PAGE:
Now, I might not have communicated it in quite that way but it’s still a good decision. So I think we have to start stepping back in trying to judge what the president does on any given day and get away from some of the hype.

KILMEADE: Now 18 years, now 19 years we’ve been in Afghanistan. It’s too long; we have war fatigue which is a shame because only 1 percent of the population actually serves in the war. How dare we go to school and work every day, and say we’re tired of it.

But in the end, you (ph) book — you talk about a presence — a military presence in Germany, in South Korea, in Japan. So it is in our active interest to have a military presence there. Am I right?

RICE: You are absolutely right. I know that people say the Afghan war has been inconclusive. For 18 years, we’ve been there, when is it going to end? Good question. If it can end on terms that leave a stable Afghanistan, by all means, let’s do that.

But if we’re talking about a relatively small presence of American forces — and I can’t give you a number, the military should give the president a number. A relatively small number of American forces who can stabilize, who can train and equip the Afghan forces, who can do some intelligence missions to make sure that we’re not getting the rise again of an ISIS like we did when we left Iraq. That’s going to be in our interest and for our security.

We have to remember, we’re going to — to look at the anniversary. We’re going to see the anniversary, again, of 9/11 tomorrow. And when we do that, we’re going to have to remember — on Wednesday. And when we do that, we’re going to have to remember that that came out of Afghanistan.

And when that comes out of Afghanistan, we can’t let Afghanistan go back to a place that can do that to us again. And so I understand wanting to be done. I understand wanting to bring the troops home.

I fear that because of all of the talk of wanting to bring the troops home, the Taliban has begun to believe that we want an agreement more than they do. And by President Trump deciding to pull away from this one, maybe now, we’ll see whether they’re serious about negotiations.

KILMEADE: As we look at 9/11, the Taliban in a tape recording in late July said that we got what we deserved.

RICE: Right, and — and the Taliban — we — if you remember in the Bush administration, the first thing we did was to — after 9/11 — was to go to the Taliban and say, Al Qaida is using your territory as a base of operations. Give them up, stop dealing with them.

We didn’t say we’re going to take you out tomorrow. We said give them up, we gave them an ultimatum. They wouldn’t do it.

That’s when we decided we had to invade Afghanistan and take down the Taliban in order to make Afghanistan safe so that you wouldn’t have a safe haven there for terrorists. To have the Taliban back in control would undo all of the good work over several administrations, all the men and women who sacrificed lives, all of the intelligence officers and first responders who counted on us never to have 9/11 happen again.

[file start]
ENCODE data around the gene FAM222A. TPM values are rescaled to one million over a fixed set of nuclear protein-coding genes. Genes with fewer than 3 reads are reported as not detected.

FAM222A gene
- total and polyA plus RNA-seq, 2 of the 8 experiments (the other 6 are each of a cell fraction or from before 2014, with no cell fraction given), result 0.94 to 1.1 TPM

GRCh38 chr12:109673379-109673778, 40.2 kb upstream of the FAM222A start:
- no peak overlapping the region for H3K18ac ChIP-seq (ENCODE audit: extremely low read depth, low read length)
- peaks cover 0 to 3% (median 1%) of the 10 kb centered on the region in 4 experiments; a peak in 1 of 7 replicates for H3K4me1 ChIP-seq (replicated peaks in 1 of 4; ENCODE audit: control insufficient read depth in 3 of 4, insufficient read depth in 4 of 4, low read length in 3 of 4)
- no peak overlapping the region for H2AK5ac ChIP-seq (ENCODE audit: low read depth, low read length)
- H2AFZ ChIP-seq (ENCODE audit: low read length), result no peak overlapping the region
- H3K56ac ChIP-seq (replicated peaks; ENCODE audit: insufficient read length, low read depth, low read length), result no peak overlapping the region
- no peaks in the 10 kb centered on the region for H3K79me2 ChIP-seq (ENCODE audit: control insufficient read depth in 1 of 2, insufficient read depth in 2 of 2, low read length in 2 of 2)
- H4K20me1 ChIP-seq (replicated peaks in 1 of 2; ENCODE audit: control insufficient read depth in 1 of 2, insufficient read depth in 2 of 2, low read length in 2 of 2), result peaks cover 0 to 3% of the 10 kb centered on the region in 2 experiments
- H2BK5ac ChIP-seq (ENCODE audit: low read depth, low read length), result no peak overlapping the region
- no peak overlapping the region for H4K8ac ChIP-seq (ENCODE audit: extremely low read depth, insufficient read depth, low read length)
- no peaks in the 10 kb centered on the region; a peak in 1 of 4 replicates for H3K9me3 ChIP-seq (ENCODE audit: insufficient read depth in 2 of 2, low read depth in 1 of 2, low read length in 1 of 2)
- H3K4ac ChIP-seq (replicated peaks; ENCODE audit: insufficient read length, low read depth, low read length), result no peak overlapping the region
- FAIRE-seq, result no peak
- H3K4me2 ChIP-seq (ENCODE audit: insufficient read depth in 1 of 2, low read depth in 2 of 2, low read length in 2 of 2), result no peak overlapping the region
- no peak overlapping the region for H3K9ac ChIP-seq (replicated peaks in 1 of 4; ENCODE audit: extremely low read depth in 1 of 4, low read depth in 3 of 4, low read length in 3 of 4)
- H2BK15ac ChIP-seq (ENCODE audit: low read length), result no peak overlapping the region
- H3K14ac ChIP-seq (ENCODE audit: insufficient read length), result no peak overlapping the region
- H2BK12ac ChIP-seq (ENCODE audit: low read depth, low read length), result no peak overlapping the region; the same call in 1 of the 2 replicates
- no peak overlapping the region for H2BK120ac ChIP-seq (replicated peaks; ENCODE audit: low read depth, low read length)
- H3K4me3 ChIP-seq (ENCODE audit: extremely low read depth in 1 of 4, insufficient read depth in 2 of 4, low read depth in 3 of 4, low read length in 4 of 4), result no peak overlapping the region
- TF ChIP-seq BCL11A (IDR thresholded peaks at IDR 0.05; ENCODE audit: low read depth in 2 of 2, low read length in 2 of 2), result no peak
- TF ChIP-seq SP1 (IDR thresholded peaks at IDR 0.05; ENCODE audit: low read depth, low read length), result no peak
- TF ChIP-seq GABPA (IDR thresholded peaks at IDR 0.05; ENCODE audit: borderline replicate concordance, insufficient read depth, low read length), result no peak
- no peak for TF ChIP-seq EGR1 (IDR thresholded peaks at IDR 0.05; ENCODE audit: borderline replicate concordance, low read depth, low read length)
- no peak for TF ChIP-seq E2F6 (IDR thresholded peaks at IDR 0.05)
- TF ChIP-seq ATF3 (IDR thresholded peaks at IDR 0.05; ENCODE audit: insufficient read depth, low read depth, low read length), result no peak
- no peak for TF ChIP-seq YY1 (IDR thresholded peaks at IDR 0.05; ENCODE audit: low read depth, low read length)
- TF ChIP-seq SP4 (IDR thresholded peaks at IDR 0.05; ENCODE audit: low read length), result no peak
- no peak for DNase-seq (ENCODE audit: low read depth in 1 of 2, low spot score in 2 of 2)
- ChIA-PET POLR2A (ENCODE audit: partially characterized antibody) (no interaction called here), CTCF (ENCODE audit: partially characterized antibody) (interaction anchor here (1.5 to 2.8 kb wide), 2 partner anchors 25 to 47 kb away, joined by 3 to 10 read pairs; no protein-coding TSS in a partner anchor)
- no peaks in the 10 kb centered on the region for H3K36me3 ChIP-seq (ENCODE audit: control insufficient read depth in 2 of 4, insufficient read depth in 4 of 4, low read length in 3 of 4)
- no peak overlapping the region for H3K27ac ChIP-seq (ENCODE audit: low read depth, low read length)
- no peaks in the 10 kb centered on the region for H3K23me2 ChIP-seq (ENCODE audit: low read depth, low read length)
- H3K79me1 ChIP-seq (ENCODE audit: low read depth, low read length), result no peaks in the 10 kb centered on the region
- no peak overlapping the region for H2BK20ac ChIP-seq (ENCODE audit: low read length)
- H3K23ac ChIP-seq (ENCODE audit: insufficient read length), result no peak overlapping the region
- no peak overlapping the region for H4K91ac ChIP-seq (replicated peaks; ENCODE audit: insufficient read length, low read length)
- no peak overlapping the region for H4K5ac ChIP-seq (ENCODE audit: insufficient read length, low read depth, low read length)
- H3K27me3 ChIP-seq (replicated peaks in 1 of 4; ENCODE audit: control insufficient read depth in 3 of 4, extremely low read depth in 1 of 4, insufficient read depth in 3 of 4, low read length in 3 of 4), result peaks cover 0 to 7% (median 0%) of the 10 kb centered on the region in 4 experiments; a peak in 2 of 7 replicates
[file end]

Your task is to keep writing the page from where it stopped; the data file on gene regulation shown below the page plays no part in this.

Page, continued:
To my mind, that would be a sad moment and a betrayal of that.

KILMEADE: Do you feel as though we got to this point because out military leaders didn’t have the right strategy in Afghanistan and in Iraq?

RICE: Well, Iraq is somewhat of a different circumstance. I think Iraq was stable when we left in 2011. And we had to go back because we didn’t enough of a presence there to have the — the political arrangements and the military arrangements that we had fostered, to have them really take hold. So we ended up back there.

Iraq is now at least mostly stable, and we have a good ally there. And by the way, I’d rather it be Iraqi than Syrian; this isn’t a government that’s using barrel bombs against its own people.

When you come to Afghanistan, we always knew it was going to be hard. It’s the fifth-poorest country in the world. If you ever fly over Afghanistan, you see that there are just high mountains and dirt, and the terrorists coming in from Pakistan — because part of the problem is Pakistan —


RICE: — and the network in Pakistan that is supporting an unstable Afghanistan. So it’s a complicated situation in Afghanistan.

But we can make certain that this is a place that is at least stable. We shouldn’t leave until we believe it’s stable.

And the military leaders have been saying to President — said to President Obama, said now to President Trump — let us leave enough forces there to be a stabilizing force, to make sure that the Afghan army is capable.

I know that it’s hard but, as you say in the book, to build a better world — that talks about the end of the Cold War, we were in Germany from 1945 until 1990 before Germany unified.


RICE: We were in Korea from the Korean Armistice all the way up until now to stabilize the Korean Peninsula. It’s worth it.

KILMEADE: Well, yes. The Russians probably would’ve come through again —

RICE: Absolutely.

KILMEADE: — had we — even today in 2019, had we not had a presence there and NATO has (INAUDIBLE) their presence, and they have.

This is the story, June 1st, 1990, the President George H. W. Bush. Cut 34.


GEORGE H.W. BUSH, FORMER PRESIDENT OF THE UNITED STATES: And the world has waited long enough. The Cold War must end.